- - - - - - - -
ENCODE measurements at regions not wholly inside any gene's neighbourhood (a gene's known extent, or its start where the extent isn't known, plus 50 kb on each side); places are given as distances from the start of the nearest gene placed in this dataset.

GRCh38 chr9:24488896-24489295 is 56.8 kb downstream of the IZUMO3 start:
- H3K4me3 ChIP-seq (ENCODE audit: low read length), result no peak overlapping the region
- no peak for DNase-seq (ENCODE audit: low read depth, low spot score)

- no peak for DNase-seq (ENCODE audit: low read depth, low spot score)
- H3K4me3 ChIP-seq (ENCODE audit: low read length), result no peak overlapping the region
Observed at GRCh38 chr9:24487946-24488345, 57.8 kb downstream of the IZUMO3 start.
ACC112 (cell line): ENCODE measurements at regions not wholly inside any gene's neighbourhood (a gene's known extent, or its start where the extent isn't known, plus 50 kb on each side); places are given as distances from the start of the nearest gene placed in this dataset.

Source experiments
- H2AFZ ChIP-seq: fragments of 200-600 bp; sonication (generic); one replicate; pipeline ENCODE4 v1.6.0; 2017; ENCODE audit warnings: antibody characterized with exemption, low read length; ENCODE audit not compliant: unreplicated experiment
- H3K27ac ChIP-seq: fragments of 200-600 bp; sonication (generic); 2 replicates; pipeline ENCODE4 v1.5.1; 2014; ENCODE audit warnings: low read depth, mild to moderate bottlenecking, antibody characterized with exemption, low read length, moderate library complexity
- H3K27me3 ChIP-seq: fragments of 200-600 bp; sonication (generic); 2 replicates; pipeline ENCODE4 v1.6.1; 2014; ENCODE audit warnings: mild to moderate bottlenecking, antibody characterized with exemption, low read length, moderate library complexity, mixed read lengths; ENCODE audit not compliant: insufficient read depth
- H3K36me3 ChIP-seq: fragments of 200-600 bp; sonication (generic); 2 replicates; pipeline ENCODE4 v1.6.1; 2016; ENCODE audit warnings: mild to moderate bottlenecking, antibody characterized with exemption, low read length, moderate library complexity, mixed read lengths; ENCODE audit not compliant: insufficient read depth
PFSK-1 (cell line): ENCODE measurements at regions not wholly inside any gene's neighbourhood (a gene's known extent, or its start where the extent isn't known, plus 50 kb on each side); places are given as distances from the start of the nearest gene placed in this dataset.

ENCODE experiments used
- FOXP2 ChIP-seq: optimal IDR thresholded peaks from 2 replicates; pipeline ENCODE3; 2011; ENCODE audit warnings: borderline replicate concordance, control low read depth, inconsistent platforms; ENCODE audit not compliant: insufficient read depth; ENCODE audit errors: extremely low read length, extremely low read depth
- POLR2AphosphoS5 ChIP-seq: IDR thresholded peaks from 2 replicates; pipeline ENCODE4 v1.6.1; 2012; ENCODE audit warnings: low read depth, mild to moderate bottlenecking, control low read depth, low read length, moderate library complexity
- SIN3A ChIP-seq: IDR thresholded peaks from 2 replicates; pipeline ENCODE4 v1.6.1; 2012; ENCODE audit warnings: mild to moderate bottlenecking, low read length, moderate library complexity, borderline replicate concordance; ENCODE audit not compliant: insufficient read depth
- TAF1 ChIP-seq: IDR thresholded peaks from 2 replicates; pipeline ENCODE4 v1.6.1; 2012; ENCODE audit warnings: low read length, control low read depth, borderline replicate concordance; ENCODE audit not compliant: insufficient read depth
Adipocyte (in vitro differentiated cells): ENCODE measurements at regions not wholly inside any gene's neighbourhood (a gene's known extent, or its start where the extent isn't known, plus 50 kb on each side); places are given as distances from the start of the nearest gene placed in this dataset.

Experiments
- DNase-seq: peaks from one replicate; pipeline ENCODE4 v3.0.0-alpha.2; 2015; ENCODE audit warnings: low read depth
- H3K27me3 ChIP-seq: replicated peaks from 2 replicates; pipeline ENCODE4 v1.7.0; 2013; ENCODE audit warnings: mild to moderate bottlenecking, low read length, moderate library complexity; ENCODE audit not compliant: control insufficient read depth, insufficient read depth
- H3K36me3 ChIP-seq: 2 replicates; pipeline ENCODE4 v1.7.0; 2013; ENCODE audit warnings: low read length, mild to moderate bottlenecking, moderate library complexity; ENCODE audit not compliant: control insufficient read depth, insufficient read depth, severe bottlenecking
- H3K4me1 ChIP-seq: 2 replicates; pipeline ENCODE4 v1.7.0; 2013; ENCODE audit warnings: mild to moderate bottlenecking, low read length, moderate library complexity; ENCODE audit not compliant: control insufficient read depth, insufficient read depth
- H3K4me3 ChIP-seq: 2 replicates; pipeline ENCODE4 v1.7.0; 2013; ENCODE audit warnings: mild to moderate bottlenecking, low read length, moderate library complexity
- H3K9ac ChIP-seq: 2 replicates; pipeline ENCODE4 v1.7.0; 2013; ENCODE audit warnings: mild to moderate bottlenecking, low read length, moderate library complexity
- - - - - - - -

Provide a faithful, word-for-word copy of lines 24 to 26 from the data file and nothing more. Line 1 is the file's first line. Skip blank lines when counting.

- H3K36me3 ChIP-seq: 2 replicates; pipeline ENCODE4 v1.7.0; 2013; ENCODE audit warnings: low read length, mild to moderate bottlenecking, moderate library complexity; ENCODE audit not compliant: control insufficient read depth, insufficient read depth, severe bottlenecking
- H3K4me1 ChIP-seq: 2 replicates; pipeline ENCODE4 v1.7.0; 2013; ENCODE audit warnings: mild to moderate bottlenecking, low read length, moderate library complexity; ENCODE audit not compliant: control insufficient read depth, insufficient read depth
- H3K4me3 ChIP-seq: 2 replicates; pipeline ENCODE4 v1.7.0; 2013; ENCODE audit warnings: mild to moderate bottlenecking, low read length, moderate library complexity